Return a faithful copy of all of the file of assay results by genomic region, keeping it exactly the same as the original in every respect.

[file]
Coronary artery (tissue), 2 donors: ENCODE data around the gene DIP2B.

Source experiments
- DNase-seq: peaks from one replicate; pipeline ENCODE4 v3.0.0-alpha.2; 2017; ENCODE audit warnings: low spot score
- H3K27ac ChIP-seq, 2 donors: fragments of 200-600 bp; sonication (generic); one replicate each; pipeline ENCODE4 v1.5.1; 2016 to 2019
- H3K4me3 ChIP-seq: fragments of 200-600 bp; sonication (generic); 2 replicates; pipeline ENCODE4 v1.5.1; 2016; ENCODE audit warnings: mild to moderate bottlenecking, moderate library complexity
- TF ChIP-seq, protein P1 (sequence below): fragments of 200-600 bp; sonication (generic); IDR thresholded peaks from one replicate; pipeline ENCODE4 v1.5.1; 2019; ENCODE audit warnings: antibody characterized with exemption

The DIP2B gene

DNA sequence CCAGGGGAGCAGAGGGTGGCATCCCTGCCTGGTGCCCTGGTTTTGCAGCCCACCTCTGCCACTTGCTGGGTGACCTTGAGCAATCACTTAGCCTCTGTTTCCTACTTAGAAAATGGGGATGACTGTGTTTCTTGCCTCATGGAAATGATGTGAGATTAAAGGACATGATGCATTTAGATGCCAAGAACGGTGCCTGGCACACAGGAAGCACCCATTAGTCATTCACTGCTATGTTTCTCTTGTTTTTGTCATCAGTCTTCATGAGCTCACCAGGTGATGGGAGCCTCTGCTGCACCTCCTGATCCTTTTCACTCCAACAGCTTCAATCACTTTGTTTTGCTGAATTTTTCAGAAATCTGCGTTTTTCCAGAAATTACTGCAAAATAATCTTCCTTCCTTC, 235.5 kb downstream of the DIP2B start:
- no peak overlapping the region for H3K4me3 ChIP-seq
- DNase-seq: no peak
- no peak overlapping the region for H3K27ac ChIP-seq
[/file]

Coronary artery (tissue), 2 donors: ENCODE data around the gene DIP2B.

Source experiments
- DNase-seq: peaks from one replicate; pipeline ENCODE4 v3.0.0-alpha.2; 2017; ENCODE audit warnings: low spot score
- H3K27ac ChIP-seq, 2 donors: fragments of 200-600 bp; sonication (generic); one replicate each; pipeline ENCODE4 v1.5.1; 2016 to 2019
- H3K4me3 ChIP-seq: fragments of 200-600 bp; sonication (generic); 2 replicates; pipeline ENCODE4 v1.5.1; 2016; ENCODE audit warnings: mild to moderate bottlenecking, moderate library complexity
- TF ChIP-seq, protein P1 (sequence below): fragments of 200-600 bp; sonication (generic); IDR thresholded peaks from one replicate; pipeline ENCODE4 v1.5.1; 2019; ENCODE audit warnings: antibody characterized with exemption

The DIP2B gene

DNA sequence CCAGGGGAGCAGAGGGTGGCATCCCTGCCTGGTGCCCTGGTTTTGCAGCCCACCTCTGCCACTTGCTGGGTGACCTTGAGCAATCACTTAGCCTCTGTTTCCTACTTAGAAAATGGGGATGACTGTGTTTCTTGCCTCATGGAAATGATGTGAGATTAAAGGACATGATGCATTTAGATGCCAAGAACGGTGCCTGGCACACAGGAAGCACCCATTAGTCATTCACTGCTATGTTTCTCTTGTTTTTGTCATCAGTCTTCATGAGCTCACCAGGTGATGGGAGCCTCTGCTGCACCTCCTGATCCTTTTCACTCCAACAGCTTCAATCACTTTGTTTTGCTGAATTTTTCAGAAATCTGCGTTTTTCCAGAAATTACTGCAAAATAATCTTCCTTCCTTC, 235.5 kb downstream of the DIP2B start:
- no peak overlapping the region for H3K4me3 ChIP-seq
- DNase-seq: no peak
- no peak overlapping the region for H3K27ac ChIP-seq